A DNR (do not resuscitate) order is a request not to have CPR (cardiopulmonary resuscitation) if your heart stops or if you stop breathing while you are in a medical facility. An out-of-hospital DNR is for people who do not want to be resuscitated if they have problems at home or anywhere outside of a medical facility.
Like a DNR, an out-of-hospital DNR is a document signed by a physician and is usually only written for terminally ill or extremely elderly and frail individuals. If a physician approves your request for an out-of-hospital DNR then you will be informed on how to properly display the document and whether you may need to wear a bracelet or necklace indicating that you have such an order. Some states require a specific colored paper copy of your order to be posted on a refrigerator or other visible location.
If 911 is called to attend to a person who has collapsed, emergency medical services (EMS) will check for an out-of-hospital DNR order with original signatures or whether the person is wearing an out-of-hospital DNR bracelet or necklace. This gives the EMS providers permission not to perform CPR. Without an out-of-hospital DNR order or POLST (see information below), emergency crews must perform CPR. This is the law in all communities.
Yes. An attending physician will not issue an out-of-hospital DNR order if the person requesting the order is not eligible for it. Most physicians will only sign such a document for a person who is terminally ill or extremely elderly and frail, and mentally capable of making such a request.
No. EMS providers are not authorized to comply with a bracelet or necklace that has not been ordered by a physician. An EMS provider will also perform CPR on an individual who has tattooed DNR on their body unless they also have a signed out-of-hospital DNR order. Regulations vary by state, so check with your doctor about availability of a DNR bracelet.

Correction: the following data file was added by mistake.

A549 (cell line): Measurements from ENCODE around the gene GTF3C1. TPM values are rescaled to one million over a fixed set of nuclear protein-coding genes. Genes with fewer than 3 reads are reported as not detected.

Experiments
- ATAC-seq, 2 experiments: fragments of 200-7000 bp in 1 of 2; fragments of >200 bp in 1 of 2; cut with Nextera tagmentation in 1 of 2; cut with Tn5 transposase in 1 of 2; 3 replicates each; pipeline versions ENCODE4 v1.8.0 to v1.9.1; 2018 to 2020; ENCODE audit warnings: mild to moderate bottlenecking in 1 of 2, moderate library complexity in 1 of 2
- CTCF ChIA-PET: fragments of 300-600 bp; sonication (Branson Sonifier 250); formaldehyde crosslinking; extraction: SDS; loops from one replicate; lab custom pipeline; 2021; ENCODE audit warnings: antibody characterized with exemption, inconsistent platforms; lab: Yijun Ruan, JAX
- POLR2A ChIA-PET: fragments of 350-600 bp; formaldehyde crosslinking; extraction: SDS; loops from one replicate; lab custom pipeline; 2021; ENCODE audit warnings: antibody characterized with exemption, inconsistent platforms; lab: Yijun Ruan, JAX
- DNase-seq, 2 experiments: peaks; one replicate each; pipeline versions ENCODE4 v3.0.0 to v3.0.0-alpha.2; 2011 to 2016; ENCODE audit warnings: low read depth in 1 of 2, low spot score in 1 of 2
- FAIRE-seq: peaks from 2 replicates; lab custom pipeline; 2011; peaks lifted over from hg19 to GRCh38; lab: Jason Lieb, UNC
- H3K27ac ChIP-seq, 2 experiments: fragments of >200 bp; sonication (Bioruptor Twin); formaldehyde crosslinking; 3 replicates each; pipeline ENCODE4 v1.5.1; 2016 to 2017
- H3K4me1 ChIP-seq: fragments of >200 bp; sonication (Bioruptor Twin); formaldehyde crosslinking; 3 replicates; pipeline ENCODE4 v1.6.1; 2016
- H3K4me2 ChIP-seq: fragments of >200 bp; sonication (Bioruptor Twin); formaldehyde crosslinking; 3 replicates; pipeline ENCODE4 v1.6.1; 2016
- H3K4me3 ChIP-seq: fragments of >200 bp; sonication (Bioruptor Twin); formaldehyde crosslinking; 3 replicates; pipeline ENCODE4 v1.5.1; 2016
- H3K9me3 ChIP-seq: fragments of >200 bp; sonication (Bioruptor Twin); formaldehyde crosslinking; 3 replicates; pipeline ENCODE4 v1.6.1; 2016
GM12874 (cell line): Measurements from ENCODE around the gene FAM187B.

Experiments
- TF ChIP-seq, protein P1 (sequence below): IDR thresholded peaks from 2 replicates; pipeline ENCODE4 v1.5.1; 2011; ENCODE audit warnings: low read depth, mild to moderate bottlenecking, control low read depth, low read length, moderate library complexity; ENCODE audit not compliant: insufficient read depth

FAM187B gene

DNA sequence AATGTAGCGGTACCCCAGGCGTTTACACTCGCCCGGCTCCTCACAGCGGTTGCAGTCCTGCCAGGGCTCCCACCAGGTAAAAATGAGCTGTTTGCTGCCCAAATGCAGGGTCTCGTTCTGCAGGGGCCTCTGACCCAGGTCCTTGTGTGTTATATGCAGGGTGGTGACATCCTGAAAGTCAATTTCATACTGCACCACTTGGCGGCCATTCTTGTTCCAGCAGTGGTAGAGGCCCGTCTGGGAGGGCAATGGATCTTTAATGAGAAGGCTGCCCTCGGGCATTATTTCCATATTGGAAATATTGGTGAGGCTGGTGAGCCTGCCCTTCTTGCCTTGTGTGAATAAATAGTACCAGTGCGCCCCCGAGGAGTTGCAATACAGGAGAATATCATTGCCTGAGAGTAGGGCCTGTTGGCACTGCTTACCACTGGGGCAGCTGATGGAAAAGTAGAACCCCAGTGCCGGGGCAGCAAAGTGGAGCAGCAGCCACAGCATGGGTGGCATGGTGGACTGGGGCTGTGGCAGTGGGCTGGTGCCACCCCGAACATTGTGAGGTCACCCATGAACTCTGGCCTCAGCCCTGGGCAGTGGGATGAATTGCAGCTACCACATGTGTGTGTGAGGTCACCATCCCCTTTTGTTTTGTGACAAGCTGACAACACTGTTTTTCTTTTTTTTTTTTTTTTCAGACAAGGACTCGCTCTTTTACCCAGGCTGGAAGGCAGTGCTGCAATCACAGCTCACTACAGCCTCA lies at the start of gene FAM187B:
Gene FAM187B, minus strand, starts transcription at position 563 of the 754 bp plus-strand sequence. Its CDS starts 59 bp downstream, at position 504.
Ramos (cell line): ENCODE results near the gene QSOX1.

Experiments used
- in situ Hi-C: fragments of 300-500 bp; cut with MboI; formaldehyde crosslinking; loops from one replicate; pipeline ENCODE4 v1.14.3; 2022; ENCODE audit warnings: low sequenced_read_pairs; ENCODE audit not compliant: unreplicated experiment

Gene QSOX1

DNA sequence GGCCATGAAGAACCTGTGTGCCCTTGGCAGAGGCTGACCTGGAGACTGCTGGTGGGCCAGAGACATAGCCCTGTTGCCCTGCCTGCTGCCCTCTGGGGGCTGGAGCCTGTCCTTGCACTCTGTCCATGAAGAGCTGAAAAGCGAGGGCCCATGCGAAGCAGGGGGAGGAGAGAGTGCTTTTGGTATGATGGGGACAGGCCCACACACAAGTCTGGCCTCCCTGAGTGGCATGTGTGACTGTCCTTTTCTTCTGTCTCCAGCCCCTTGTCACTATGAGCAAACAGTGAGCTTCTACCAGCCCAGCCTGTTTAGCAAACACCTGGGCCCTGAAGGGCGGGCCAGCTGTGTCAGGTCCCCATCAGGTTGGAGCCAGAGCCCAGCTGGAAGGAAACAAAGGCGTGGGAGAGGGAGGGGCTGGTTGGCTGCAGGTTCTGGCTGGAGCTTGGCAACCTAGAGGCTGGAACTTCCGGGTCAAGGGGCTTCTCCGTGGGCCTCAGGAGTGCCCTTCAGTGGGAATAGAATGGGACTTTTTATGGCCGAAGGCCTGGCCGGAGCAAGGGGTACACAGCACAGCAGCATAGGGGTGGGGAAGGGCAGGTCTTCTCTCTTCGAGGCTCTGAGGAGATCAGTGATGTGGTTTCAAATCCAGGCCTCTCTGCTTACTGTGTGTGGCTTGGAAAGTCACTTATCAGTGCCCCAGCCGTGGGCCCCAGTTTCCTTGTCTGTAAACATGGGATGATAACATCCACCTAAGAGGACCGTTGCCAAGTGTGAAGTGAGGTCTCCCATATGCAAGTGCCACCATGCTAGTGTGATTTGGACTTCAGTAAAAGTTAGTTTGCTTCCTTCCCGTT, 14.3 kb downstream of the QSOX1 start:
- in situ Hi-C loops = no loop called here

Many people fear CPR or becoming debilitated if they are resuscitated. If you are a healthy individual there are many scenarios when resuscitation would return you to a normal, productive life. For example, if you were unaware that you had allergies to something as simple as a bee sting and you began to have breathing problems, an injection might save your life; however, you wouldn’t be given the injection if you had an out-of-hospital DNR. You should discuss this issue thoughtfully with your family and your physician.
Please contact your physician if you would like to obtain an out-of-hospital DNR or have additional questions.
The POLST, or physician orders for life-sustaining treatment, is a voluntary form with medical orders indicating a patient’s wishes regarding treatments commonly used in a medical crisis. It is similar to the DNR order. It is for seriously ill or frail patients. The original POLST form always remains with the patient.
The form is intended to be completed after careful advance-care planning conversations between patients, those close to them and healthcare professionals. The POLST orders should show what treatments you want now, in your current state of health. The POLST must be completed and signed by the healthcare professional accountable for the medical orders.
Individual states and regions implement POLST programs. Some state programs vary in name (e.g. MOST- Medical Orders for Life Scope of Treatment), how programs are implemented and appearance of forms. You can visit POLST.org to learn more about the program in your state, or speak to your physician.
The POLST and DNR are medical orders for individuals in ill health, whereas the advance directive can be created by any decisionally capable adult to express wishes regarding preferences in treatment at the end of life or in response to possible health events. The Advance Directive is a set of two documents: a living will and the naming of a Durable Power of Attorney for Healthcare. An advance directive is needed to appoint a health care representative and provide guidance for future life-sustaining treatments. The DNR guides Emergency Medical Service (EMS) providers and can give EMS permission not to perform cardiopulmonary resuscitation (CPR), whereas a POLST might include a DNR instruction regarding CPR, but provides more instructions regarding additional medical interventions. The POLST also directs other treatment choices and interventions, such as hospitalizations or artificial nutrition and hydration.
The POLST complements the advance directive but does not replace it. An advance directive is recommended for all adults, regardless of health status.
All POLST information obtained from POLST.org. Please visit that website for additional information, or speak with your physician about POLST availability in your state.